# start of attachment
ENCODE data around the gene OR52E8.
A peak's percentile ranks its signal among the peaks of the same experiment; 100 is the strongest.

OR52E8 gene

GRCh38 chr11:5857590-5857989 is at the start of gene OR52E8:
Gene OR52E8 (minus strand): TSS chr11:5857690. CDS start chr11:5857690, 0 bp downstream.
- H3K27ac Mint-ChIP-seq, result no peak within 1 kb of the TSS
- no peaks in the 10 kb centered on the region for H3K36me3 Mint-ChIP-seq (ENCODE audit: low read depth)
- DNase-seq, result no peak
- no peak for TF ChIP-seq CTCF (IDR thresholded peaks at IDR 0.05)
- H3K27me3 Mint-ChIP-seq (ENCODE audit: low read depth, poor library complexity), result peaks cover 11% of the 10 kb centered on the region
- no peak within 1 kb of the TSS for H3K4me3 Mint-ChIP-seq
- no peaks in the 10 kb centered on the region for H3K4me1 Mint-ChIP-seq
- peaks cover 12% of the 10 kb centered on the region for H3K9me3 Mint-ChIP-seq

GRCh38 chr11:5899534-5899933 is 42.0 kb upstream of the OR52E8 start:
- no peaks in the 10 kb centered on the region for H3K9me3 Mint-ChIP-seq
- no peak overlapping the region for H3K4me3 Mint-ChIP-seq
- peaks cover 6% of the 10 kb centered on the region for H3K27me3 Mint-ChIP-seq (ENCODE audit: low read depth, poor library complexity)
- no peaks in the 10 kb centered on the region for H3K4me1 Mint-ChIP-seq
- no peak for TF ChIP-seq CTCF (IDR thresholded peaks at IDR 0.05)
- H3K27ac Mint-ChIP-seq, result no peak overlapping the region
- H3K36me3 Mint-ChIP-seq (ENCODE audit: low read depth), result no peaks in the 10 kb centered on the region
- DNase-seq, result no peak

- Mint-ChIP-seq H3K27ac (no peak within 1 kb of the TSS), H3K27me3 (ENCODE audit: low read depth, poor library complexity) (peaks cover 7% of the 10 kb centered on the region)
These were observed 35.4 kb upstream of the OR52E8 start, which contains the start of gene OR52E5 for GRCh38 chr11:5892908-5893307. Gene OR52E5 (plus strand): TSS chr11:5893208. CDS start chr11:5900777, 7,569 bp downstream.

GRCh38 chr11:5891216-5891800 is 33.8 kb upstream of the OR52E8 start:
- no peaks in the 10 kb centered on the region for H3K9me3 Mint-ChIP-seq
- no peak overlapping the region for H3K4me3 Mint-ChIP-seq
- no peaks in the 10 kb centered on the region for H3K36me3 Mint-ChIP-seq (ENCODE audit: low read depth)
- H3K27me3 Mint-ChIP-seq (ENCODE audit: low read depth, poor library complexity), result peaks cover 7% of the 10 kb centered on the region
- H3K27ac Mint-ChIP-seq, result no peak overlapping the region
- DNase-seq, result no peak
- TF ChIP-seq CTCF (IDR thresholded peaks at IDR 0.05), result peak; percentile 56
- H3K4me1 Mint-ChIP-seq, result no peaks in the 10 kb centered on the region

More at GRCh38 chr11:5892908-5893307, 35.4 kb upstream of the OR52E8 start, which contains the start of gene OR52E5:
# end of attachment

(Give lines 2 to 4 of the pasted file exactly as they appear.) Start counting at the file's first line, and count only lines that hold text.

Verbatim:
A peak's percentile ranks its signal among the peaks of the same experiment; 100 is the strongest.

OR52E8 gene

GRCh38 chr11:5857590-5857989 is at the start of gene OR52E8: